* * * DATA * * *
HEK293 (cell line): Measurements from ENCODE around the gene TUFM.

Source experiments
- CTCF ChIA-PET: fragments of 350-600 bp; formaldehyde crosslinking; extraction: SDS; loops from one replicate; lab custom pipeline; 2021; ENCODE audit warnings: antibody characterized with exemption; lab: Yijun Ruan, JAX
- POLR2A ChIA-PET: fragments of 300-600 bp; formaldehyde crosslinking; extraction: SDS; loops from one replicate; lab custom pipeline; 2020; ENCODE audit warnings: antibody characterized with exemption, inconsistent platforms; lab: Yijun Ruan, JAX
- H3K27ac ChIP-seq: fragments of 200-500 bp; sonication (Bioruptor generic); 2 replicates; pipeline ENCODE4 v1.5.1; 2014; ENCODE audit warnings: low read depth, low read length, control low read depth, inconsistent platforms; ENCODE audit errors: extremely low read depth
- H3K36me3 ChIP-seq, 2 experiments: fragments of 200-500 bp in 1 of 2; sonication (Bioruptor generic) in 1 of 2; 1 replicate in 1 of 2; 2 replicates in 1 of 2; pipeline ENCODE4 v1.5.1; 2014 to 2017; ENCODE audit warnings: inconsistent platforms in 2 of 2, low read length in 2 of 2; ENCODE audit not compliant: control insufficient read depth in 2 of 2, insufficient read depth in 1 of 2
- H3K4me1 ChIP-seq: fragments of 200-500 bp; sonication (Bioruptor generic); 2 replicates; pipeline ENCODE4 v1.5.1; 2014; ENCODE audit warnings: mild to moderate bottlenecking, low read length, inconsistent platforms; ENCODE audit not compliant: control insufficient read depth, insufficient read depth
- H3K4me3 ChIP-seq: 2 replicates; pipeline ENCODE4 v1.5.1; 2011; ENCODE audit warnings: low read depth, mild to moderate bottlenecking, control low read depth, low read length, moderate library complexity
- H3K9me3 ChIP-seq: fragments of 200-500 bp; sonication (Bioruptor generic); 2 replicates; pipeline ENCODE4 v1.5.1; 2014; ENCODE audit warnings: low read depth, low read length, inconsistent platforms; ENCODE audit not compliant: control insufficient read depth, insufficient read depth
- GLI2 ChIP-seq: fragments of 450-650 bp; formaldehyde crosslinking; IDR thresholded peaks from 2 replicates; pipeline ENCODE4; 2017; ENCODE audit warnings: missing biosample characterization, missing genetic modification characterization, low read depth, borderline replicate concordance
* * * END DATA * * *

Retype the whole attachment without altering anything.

HEK293 (cell line): Measurements from ENCODE around the gene TUFM.

Source experiments
- CTCF ChIA-PET: fragments of 350-600 bp; formaldehyde crosslinking; extraction: SDS; loops from one replicate; lab custom pipeline; 2021; ENCODE audit warnings: antibody characterized with exemption; lab: Yijun Ruan, JAX
- POLR2A ChIA-PET: fragments of 300-600 bp; formaldehyde crosslinking; extraction: SDS; loops from one replicate; lab custom pipeline; 2020; ENCODE audit warnings: antibody characterized with exemption, inconsistent platforms; lab: Yijun Ruan, JAX
- H3K27ac ChIP-seq: fragments of 200-500 bp; sonication (Bioruptor generic); 2 replicates; pipeline ENCODE4 v1.5.1; 2014; ENCODE audit warnings: low read depth, low read length, control low read depth, inconsistent platforms; ENCODE audit errors: extremely low read depth
- H3K36me3 ChIP-seq, 2 experiments: fragments of 200-500 bp in 1 of 2; sonication (Bioruptor generic) in 1 of 2; 1 replicate in 1 of 2; 2 replicates in 1 of 2; pipeline ENCODE4 v1.5.1; 2014 to 2017; ENCODE audit warnings: inconsistent platforms in 2 of 2, low read length in 2 of 2; ENCODE audit not compliant: control insufficient read depth in 2 of 2, insufficient read depth in 1 of 2
- H3K4me1 ChIP-seq: fragments of 200-500 bp; sonication (Bioruptor generic); 2 replicates; pipeline ENCODE4 v1.5.1; 2014; ENCODE audit warnings: mild to moderate bottlenecking, low read length, inconsistent platforms; ENCODE audit not compliant: control insufficient read depth, insufficient read depth
- H3K4me3 ChIP-seq: 2 replicates; pipeline ENCODE4 v1.5.1; 2011; ENCODE audit warnings: low read depth, mild to moderate bottlenecking, control low read depth, low read length, moderate library complexity
- H3K9me3 ChIP-seq: fragments of 200-500 bp; sonication (Bioruptor generic); 2 replicates; pipeline ENCODE4 v1.5.1; 2014; ENCODE audit warnings: low read depth, low read length, inconsistent platforms; ENCODE audit not compliant: control insufficient read depth, insufficient read depth
- GLI2 ChIP-seq: fragments of 450-650 bp; formaldehyde crosslinking; IDR thresholded peaks from 2 replicates; pipeline ENCODE4; 2017; ENCODE audit warnings: missing biosample characterization, missing genetic modification characterization, low read depth, borderline replicate concordance